Students and teachers discuss Common Core

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The challenge of meeting the Common Core State Standards in local schools has caused various reactions among people associated with education systems.These sudden major changes in state standards carry with them expensive implementation, adjustments in regular teaching methods and new learning and studying
habits of students.

Common Core has been established as the state standards for all but seven states in America. California adopted the standards in 2010, but the they were only fully conducted at the beginning of this 2014-2015 school year for all grade levels.

Due to soaring costs for Common Core approved textbooks, technology upgrades and teacher training sessions, numerous districts in the area have made budget cuts to remain financially stable. For teachers, the new standards have not come as a shock, as they have been working with the standards for quite some time in preparation to teach their students.

Abigail Burke, a fifth-grade teacher at Ridgeview Elementary School, has been modifying her curriculum for the past six years as various programs have been implemented. She has noticed the effects, good and bad, that Common Core is having on students and parents.

“The students react very favorably to the Common Core Standards … when the prerequisite skills are implicitly taught to them,” Burke said. “The Common Core Standards are just asking students to think more deeply, and truly understand the ‘why’ of what (they are) learning rather than just the ‘how’, which is the more traditional focus.”

The rigor of the skills are more engaging to students, allowing learning to be more exciting for students willing to discover meaning behind the material being taught.

From Burke’s perspective, the most challenging aspect of Common Core for parents is the misinformation surrounding the motivations behind implementing the program at this particular time. Burke reassures her students and parents that change does not have to be a monster. “(Common Core) is nothing scary, just the fundamental elements of great education,” Burke said.

Administrators overseeing their schools are also adjusting to the standards and working through the transition phase.

“We’ve moved away from a lot of bubble-in tests,” GBHS principal Jennifer Leighton said. “Common Core wants (students) to think deeper instead of wider. Students are learning fewer topics but (doing so) more completely.”

Teachers are not focusing on lectures as much as having students work in groups to make their own discoveries. Memorization of definitions and dates is no longer as important as critical thinking and thoughtful writing.

“It’s hard to change,” Leighton said, adding that the math department at GBHS has been modified the most because of new Common Core textbooks.

Adjusting to the standards has caused teachers to spend more time grading assignments because of the increased amount of writing needed in certain classes, including English and math.

The ultimate goal of Common Core education is to prepare children for life in college and future careers by integrating more rigorous standards than in the past. With nearly all of the U.S. on board with the Common Core program, it seems like the right direction to schools.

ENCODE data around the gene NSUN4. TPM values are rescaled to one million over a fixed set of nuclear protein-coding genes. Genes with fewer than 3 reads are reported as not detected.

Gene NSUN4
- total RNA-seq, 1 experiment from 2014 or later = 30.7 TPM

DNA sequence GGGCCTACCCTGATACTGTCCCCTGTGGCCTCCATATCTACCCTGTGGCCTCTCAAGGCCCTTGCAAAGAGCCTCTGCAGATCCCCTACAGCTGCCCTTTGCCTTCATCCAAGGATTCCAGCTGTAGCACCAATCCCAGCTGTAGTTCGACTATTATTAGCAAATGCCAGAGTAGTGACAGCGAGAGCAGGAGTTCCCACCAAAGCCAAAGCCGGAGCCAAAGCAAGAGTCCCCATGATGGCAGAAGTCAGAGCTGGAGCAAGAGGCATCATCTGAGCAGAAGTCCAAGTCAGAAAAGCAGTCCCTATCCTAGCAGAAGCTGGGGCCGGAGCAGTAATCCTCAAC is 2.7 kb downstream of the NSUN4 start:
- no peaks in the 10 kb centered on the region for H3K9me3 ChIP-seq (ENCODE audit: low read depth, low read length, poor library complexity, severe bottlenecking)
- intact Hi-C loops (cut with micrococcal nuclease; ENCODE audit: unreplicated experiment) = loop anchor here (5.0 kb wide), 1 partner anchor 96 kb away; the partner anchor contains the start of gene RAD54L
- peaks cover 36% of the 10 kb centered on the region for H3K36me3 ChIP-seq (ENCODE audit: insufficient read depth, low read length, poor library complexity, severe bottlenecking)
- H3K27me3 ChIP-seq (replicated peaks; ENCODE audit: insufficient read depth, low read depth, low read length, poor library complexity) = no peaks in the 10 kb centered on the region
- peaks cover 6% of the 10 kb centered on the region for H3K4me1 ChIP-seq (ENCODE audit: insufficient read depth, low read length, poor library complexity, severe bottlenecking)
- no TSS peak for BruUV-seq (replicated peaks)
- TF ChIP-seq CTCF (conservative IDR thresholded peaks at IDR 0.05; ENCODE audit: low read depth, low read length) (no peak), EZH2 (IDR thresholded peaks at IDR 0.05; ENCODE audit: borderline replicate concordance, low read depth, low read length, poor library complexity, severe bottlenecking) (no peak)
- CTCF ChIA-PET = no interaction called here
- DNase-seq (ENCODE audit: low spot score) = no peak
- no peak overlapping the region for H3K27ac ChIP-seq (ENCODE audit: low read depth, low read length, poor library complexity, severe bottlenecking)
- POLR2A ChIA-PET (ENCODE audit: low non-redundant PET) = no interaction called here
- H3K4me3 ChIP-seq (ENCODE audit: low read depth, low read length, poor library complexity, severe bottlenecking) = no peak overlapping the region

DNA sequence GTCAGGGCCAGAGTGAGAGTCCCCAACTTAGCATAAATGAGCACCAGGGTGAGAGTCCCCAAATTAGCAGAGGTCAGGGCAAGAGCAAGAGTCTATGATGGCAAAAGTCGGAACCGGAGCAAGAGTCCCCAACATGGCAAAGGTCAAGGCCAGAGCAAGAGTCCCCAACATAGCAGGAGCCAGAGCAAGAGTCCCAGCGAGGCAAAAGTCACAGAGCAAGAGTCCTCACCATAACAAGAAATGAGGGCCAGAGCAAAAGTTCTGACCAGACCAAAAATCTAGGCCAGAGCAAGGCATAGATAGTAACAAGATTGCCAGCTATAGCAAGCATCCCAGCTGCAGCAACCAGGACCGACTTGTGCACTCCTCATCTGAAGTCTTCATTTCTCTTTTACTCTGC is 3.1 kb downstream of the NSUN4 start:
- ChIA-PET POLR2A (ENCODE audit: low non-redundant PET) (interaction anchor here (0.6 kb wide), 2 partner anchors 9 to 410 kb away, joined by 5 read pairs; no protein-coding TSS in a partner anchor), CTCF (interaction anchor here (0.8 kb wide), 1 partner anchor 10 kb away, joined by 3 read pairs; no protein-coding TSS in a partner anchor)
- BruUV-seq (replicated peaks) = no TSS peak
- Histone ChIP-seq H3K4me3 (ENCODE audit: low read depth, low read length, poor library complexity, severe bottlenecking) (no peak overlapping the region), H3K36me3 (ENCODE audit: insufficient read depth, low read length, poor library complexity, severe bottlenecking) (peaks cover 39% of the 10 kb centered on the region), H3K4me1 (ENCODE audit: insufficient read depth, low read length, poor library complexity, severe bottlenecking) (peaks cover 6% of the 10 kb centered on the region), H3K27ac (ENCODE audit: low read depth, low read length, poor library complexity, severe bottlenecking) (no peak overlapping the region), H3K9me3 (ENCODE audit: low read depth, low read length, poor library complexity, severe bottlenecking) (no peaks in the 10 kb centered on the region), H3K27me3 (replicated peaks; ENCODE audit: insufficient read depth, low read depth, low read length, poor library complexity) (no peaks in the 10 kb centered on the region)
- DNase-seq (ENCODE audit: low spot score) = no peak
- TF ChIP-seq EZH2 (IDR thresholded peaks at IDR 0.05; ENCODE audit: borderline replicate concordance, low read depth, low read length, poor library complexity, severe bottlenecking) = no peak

“The material taught in class will be more applicable (to life outside school),” Leighton said.

Producing successful young men and women who will excel in the real world will be beneficial to everyone in an increasingly competitive economy. However, success doesn’t come without facing challenges.

Olivia Thompson, a seventh grader at Cavitt Junior High School, is in the process of adjusting to Common Core.

“I’m having to find different ways to study,” Thompson said. “(Students) are (spending more time) on their own, and I have to spend more time on (homework and studying).”

Although the jump from sixth to seventh grade is tough, the sudden alterations in curriculum has caused an even greater transition.

“Entering seventh grade, (the curriculum) felt so much harder. It came very abruptly, and sixth grade was so much different,” Thompson said.

Students have different opinions about change, and for some, it’s dealt with easier than others, simply depending on the individual.

Freshman Jack Powers experienced Common Core in the math classes at Granite Bay. “I had to take Integrated 1. I needed to explain more about how I got a certain answer,” Powers said.

Students are also noticing the teaching methods have shifted accordingly.

“The teachers are having to teach slower and more in depth for students to understand,” Powers said.

The aims of the Common Core Standards are admirable but might not be attainable at a brisk pace. With millions of dollars at stake for states, taking the time necessary to adapt to Common Core as best as possible is very important. There is never an opportune time for such change to take place, but the transition of Common Core Standards is moving along.

Eventually, America may have all 50 states on the Common Core Standards, but that is only assuming the U.S. relies on this particular system long enough for every state to adopt and transition to it.

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